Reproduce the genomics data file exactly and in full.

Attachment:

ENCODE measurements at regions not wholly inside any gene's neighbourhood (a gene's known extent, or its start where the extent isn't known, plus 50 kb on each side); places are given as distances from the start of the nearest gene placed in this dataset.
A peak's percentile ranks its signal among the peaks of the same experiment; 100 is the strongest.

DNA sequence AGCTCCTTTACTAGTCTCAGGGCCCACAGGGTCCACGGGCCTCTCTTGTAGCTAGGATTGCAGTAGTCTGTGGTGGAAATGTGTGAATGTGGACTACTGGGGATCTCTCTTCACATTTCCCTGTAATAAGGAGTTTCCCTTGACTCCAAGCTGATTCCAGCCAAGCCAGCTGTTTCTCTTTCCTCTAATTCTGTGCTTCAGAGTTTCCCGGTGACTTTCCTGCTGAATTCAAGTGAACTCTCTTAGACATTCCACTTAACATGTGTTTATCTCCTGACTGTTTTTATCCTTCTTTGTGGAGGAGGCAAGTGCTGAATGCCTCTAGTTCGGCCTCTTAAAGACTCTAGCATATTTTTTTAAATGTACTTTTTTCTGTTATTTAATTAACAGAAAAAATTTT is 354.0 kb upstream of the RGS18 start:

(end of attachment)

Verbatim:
ENCODE measurements at regions not wholly inside any gene's neighbourhood (a gene's known extent, or its start where the extent isn't known, plus 50 kb on each side); places are given as distances from the start of the nearest gene placed in this dataset.
A peak's percentile ranks its signal among the peaks of the same experiment; 100 is the strongest.

DNA sequence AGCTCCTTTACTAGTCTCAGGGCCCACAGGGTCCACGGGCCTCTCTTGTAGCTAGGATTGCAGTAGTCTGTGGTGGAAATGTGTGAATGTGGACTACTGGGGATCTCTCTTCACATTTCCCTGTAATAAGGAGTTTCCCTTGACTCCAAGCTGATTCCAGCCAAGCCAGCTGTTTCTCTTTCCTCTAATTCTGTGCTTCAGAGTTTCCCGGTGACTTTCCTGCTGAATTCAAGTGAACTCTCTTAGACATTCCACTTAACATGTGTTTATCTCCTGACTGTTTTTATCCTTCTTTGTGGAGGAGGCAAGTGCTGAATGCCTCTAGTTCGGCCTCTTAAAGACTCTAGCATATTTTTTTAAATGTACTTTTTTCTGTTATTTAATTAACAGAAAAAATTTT is 354.0 kb upstream of the RGS18 start: